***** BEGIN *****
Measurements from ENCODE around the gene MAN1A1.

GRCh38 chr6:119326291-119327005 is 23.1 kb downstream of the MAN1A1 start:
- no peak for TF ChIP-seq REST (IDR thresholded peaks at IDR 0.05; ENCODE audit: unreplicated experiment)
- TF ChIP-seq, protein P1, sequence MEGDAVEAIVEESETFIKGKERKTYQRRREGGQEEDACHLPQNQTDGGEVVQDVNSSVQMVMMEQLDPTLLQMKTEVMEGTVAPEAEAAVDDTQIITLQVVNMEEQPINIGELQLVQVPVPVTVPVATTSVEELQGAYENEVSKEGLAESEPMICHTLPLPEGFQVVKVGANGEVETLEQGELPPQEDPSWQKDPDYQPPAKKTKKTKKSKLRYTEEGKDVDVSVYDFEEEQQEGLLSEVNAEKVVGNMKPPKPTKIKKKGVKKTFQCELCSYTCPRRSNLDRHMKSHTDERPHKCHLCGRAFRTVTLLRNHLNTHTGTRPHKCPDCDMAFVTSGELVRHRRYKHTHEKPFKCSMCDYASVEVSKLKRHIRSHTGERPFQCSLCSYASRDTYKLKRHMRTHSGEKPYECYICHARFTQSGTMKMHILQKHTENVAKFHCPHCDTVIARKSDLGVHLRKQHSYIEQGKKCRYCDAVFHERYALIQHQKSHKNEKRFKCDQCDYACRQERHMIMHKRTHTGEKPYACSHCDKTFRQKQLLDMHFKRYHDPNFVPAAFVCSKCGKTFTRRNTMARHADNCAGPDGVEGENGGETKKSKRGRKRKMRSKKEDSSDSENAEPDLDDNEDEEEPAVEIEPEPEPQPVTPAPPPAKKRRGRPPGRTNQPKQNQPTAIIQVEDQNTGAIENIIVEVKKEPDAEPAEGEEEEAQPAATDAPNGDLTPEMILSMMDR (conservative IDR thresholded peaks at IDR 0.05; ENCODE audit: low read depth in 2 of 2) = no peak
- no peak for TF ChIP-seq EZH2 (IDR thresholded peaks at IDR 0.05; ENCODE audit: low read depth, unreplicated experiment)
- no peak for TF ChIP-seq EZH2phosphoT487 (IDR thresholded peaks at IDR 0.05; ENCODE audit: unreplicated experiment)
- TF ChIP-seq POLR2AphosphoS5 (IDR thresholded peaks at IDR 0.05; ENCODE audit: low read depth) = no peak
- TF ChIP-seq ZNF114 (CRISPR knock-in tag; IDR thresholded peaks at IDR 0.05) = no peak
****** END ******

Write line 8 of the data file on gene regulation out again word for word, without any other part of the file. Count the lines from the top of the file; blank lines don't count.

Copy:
- TF ChIP-seq ZNF114 (CRISPR knock-in tag; IDR thresholded peaks at IDR 0.05) = no peak